The Regional Studies Center (RSC) has actively supported the European Union’s Eastern Partnership (EaP) program and as an active member of the Eastern partnership Civil Society Forum, contributes to the deepening of ties and association between the EU and Armenia, as well as the other five members of the EaP (Georgia, Moldova, Ukraine, Belarus and Azerbaijan).

As part of our commitment to the Eastern Partnership (EaP), RSC Director Richard Giragosian participated in a meeting on 21 March of the EaP Civil Society Forum’s Armenian National Platform, which comprises some 200 Armenian civil society organizations (CSOs). As a member of Working Group 1, dealing with “Democracy, Human Rights, Good Governance and Stability,” the RSC also supported the role and engagement of the Armenian National Platform in the process of the development of Armenia’s new Electoral Code. The participants also emphasized the necessity of the active participation of CSF Armenian National Platform in the public hearings on the new Electoral Code, as well as the importance of presenting a united position of civil society in the negotiations with the Armenian authorities.

A statement, prepared by several NGOs on the new Electoral Code, was also voted on and subsequently adopted on 24 March. The statement expresses its solidarity with the process aimed at ensuring public engagement in the discussions over the new Electoral Code and presents five specific demands, based on the recognition that “the most widespread types of election fraud registered during the elections in Armenia in the recent years (especially the Constitutional referendum), the lack of public confidence towards electoral processes, as well as the content of the Electoral Code submitted to the National Assembly,” require that “a real change in the quality of electoral processes” can only be achieved if five concrete measures are included in the Electoral Code:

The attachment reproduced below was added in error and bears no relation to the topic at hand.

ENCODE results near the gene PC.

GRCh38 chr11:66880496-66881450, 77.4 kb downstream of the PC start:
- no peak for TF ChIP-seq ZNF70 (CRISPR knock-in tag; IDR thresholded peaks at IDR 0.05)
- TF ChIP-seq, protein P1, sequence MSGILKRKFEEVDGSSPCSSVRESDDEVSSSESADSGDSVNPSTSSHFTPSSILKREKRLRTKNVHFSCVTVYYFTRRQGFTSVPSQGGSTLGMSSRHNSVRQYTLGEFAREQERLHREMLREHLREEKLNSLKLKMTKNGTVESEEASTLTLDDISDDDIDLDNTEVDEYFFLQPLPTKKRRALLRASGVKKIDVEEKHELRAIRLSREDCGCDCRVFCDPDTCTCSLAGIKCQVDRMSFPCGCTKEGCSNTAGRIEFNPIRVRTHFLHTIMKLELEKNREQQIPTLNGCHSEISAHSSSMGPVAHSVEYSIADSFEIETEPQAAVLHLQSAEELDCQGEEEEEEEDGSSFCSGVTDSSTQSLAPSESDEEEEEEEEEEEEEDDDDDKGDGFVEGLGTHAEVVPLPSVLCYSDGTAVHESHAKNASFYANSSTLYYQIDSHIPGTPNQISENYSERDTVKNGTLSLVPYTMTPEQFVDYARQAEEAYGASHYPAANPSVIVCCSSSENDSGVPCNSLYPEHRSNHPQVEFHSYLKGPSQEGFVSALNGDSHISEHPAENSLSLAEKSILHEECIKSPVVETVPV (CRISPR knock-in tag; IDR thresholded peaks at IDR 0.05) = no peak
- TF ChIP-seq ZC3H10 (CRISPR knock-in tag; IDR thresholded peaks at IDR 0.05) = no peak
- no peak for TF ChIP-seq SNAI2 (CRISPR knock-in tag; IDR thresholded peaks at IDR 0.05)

1. The publication of the lists signed by the voters (lists of voting participants);
  1. The “cleaning” or updating of voter lists by relying on the successful practice used in neighboring Georgia. In particular, citizens who are not residing in the country should be identified, and there should be a special note about their absence from the country next to their names in the voter lists;
  1. Holding parliamentary elections by proportional representation system with simple (closed) national proportional electoral lists, excluding the application of district and preferential (ranked choice) electoral lists;
  1. The video recording of the entire voting process and vote count in the polling stations by at least five standard-quality cameras (as a responsibility of the state), with the video cameras targeting the ballot box, the process of voter registration and allocation of ballot papers, the polling station and its entrance;
  1. The application of a modern fingerprint identification system or the introduction of the practice of applying lasting ink to the finger of each voter, including ink invisible to the naked eye, as a means to ensure proper voter identification.

For the full text of the statement, see: